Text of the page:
From generative code, if you have less than 100 levels, you can save the levels as unity assets / prefabs and load them instantly using a bit of scene management, level code and choose the 100 best that you prefer. If you have an animation of a level transition, which rewards the player, it can give you a few moments for him to chill out while you do the ...


1

Perlin and Simplex noise are both forms of gradient noise, meaning at each corner of a grid, they pseudorandomly choose a gradient vector that determines the rate of increase of the output value in the neighborhood of that point. So you can use this to establish an upper bound on how much the output can increase over a distance of one heightmap cell, ...


1

You already mentioned the two broad solution categories. Here are some specifics about each. Capping the values as they are generated: The potential problem with this is that depending on your implementation, you need to be careful about checking values before they are assigned. For instance, the very first value generated won't have any neighbors yet. Also,...


1

You can design each event room on a separate tilemap and then save that tilemap as a prefab. Those prefabs can then be referenced by ScriptableObject's or directly by the script which does your dungeon generation. If your architecture allows for more than one tilemap, then you could simply instantiate the event rooms. This would have the advantage that the ...


1

"Pack all the individual Sprites that make up the Tilemap into a single Sprite Atlas to solve this issue. To do this: Create a Sprite Atlas from the Assets menu (go to: Atlas > Create > Sprite Atlas). Add the Sprites to the Sprite Atlas by dragging them to the Objects for Packing list in the Atlas’ Inspector window. Click Pack Preview. Unity packs the ...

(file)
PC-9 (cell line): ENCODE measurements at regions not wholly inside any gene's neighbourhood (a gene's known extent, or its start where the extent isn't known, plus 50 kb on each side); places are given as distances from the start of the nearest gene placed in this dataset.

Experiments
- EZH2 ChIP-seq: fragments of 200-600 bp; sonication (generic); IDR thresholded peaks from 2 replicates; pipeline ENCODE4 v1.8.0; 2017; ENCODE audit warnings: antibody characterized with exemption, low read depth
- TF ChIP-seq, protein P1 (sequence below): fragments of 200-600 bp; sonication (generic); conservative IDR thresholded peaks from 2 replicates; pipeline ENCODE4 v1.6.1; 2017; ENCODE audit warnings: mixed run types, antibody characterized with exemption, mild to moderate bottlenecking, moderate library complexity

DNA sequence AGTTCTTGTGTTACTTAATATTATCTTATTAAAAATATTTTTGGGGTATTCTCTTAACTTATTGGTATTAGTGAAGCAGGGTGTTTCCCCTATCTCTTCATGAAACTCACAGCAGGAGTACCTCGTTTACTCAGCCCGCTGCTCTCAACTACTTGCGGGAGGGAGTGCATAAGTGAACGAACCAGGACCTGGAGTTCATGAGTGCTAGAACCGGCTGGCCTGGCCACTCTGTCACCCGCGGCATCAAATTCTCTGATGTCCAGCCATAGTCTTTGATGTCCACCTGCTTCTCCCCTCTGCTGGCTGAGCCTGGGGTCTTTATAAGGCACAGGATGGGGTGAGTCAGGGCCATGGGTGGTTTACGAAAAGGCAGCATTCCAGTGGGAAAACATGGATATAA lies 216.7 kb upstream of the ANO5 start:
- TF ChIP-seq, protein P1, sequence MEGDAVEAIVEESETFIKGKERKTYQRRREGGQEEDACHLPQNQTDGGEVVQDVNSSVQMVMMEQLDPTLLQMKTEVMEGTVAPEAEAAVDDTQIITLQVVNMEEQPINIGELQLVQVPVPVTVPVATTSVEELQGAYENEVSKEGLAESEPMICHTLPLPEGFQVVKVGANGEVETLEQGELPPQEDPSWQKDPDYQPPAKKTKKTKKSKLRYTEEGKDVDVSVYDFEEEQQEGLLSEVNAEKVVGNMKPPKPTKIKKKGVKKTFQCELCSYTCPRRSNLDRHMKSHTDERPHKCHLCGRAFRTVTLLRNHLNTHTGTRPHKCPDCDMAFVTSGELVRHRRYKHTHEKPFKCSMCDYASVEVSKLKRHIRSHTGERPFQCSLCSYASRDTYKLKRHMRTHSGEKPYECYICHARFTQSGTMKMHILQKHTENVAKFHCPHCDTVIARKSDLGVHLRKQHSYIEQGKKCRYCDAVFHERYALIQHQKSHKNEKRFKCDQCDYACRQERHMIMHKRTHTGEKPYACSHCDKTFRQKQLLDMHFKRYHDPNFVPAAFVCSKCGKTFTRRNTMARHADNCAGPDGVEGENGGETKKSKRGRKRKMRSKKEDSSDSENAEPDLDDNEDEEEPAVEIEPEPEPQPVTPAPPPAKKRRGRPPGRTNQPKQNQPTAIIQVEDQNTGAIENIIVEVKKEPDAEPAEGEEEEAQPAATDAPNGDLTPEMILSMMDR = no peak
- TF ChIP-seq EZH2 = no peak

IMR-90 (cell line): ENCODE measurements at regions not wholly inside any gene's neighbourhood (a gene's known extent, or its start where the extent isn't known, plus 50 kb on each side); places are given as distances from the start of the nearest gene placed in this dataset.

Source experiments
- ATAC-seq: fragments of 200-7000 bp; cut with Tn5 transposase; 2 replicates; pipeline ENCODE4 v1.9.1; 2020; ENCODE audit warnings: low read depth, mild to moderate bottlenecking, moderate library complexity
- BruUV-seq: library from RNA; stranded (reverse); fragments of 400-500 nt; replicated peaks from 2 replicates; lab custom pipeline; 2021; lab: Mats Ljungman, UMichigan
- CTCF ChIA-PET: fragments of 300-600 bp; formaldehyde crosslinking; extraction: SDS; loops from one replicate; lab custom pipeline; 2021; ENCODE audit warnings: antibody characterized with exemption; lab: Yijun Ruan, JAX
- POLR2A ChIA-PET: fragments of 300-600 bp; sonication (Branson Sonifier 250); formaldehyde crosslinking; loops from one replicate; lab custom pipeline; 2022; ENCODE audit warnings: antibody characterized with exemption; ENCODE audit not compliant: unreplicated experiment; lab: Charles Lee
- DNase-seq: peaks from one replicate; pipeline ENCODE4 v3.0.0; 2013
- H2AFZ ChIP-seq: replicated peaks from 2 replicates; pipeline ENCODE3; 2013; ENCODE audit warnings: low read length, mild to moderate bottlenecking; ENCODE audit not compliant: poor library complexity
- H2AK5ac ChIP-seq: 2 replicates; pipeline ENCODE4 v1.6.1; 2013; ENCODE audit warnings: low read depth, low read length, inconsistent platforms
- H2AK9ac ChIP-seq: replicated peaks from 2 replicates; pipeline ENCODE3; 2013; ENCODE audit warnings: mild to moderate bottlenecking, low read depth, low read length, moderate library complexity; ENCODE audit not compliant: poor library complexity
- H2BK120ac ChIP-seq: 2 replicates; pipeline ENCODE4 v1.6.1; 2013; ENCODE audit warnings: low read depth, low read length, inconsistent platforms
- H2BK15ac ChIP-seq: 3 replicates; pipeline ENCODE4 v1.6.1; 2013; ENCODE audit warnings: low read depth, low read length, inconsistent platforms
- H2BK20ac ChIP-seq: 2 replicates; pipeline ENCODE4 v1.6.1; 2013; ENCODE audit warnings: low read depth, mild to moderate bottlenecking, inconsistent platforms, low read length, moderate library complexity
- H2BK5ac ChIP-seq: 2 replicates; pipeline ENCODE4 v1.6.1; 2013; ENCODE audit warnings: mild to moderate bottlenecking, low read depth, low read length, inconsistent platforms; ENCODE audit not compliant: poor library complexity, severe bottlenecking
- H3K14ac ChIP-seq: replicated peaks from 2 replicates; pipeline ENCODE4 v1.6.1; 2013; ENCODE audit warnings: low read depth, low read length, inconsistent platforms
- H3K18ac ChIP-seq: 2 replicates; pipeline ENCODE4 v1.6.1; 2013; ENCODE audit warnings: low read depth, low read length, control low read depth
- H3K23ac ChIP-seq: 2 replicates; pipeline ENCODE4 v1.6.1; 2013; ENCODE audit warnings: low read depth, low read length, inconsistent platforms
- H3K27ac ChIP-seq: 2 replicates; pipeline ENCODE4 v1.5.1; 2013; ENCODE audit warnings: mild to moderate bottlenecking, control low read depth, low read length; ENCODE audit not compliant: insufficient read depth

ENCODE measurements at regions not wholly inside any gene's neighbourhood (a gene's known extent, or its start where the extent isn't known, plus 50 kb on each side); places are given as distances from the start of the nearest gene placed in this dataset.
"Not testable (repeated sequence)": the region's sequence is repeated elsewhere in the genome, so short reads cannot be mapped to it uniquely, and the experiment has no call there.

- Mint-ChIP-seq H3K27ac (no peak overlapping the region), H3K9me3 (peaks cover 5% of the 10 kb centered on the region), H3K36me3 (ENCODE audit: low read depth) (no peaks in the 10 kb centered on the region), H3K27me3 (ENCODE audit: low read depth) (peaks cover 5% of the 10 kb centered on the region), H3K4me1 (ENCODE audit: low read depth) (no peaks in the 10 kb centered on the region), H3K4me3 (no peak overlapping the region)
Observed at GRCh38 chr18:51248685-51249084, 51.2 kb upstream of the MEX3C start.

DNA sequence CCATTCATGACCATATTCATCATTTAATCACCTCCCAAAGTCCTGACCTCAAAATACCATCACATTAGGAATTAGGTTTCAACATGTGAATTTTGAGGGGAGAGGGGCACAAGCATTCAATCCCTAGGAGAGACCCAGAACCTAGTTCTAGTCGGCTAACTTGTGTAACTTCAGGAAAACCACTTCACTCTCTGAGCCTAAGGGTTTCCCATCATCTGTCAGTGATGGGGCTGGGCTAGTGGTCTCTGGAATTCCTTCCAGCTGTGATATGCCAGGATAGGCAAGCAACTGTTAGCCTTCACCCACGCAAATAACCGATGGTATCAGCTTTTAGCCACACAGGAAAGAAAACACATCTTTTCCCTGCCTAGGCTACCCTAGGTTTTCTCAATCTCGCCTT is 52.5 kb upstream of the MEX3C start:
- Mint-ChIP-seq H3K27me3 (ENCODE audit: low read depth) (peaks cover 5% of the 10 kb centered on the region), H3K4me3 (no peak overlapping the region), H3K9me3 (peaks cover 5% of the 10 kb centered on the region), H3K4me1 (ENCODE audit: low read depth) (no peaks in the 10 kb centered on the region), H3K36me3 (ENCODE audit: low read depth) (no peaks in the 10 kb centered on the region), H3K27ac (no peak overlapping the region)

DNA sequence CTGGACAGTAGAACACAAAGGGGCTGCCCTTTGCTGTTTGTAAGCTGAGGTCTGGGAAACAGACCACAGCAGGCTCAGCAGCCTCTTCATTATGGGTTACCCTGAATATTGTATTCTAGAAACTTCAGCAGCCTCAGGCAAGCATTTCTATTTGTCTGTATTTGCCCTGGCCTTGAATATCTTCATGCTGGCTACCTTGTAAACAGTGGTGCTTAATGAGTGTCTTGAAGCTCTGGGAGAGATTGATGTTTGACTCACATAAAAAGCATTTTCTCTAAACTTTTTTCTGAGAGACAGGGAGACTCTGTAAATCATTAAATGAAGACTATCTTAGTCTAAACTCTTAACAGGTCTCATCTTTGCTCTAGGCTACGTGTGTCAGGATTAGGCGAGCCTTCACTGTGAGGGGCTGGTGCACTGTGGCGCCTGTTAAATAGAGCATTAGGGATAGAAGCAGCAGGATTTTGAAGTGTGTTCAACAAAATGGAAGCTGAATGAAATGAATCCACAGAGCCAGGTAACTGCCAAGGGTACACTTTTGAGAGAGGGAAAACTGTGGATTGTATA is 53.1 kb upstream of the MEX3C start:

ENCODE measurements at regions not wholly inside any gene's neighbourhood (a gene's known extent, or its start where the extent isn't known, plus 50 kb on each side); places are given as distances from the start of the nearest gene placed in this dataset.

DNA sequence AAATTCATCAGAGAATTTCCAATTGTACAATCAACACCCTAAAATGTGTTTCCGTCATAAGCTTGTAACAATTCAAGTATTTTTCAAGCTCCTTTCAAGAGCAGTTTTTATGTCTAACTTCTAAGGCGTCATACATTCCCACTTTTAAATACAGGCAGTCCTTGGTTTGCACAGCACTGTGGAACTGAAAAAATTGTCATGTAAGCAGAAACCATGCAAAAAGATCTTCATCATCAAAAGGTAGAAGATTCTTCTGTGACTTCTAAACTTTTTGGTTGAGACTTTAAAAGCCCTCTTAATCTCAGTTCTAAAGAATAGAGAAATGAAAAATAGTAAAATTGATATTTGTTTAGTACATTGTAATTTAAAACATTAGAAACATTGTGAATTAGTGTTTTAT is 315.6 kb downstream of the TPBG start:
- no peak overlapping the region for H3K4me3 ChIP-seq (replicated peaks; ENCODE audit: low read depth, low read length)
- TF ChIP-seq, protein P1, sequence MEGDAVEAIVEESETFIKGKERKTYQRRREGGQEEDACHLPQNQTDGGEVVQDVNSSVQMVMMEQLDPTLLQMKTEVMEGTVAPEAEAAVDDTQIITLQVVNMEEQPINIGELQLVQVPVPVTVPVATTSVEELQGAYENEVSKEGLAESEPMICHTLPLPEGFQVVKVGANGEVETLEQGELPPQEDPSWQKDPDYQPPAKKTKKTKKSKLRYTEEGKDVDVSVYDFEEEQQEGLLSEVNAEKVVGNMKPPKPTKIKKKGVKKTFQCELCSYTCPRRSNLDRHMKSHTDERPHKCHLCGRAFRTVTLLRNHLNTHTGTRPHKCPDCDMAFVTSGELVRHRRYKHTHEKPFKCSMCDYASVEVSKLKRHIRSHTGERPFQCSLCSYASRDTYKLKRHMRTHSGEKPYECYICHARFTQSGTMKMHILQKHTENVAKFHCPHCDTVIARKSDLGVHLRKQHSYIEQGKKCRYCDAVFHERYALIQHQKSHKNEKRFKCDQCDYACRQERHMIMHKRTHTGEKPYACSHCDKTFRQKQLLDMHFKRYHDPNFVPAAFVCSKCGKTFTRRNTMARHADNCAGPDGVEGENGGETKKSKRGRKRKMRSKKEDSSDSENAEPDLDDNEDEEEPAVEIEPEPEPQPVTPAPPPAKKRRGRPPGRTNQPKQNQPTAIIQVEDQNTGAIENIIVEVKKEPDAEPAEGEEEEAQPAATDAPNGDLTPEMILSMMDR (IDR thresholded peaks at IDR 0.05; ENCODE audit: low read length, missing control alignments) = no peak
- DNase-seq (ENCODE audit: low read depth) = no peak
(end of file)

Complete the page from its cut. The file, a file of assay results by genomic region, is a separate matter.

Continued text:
1

I suggest you to read about the vertex input layout and geometry shaders. In general: define your goal first, let's say the goal is to use only one draw call and least vertexbuffer updates because you want to keep the gl calls to a minimum. first calculate the uv coordinates for every region in your texture atlas and store them in a hashmap in ram. Then ...


1

If you want the map to appear as close as possible to what you've written above, without a lot of nulls to type out and clutter reading, you could define a helper variable first: var _ = null; var tileMap = [ [5,3,_,_,3], [_,1,0,2,2], [_,_,_,_,_], [5,_,_,2,_], [_,_,_,_,1] ];


1

After a while a found an answer. So the Tilemap instances have its own origin position in their parent grid object which can be accessed with <Tilemap instance>.origin. The origin position is equal to its minimum bound point after you compress the tilemap's cell bound. So you can get the exact center world position of each tile in a tilemap by ...


1

ok so i solved it by using shuvro's code along with some stuff added in Tilemap tilemap = GetComponent<Tilemap>(); Vector3 hitPosition = Vector3.zero; foreach (ContactPoint2D hit in collision.contacts) { Debug.Log(hit.point); hitPosition.x = hit.point.x - 0.1f; hitPosition.y = hit.point.y - ...


1

If I remember correctly, the tile coordinates are based on the lower-left corner of the tile, so if you called this method on (1,1) you might expect that to be within tile (0,0) but it's the next one up and over. That may be accounting for some of your coordinates being off. More importantly, your loop is creating a Vector3 starting at (-15,-15) but that's ...


1

Two things: Using LateUpdate instead of FixedUpdate might be the culprit - try FixedUpdate. It may also be related to the box collider on your players character - try sphere/capsule colliders instead.


1

The coordinate system you've chosen is not a Cartesian plane. The axis x=0 forms a zig-zag instead of a straight vertical line, because you've shifted the start point of alternating rows. Vector2Int ToJaggedRow(Vector3Int isometric) { int row = isometric.x + isometric.y; int column = isometric.x - isometric.y; // Shift alternating rows by one. ...


1

If you want to ensure that your players have the most up-to-date map possible, I'd start by including a version-header within each of your map files. This doesn't necessarily need to be a header per-say, it just needs to be some marker or value stored within the file that affects nothing about it in terms of game-play, but can store a value with the version ...


1

Just download this script AnimatedTile and put it into your project, then you can find AnimatedTile at Create > Tiles > Animated Tile. In case you don't want to click the link, I copy the script for you using System; #if UNITY_EDITOR using UnityEditor; #endif namespace UnityEngine.Tilemaps { /// <summary> /// Animated Tiles are tiles which ...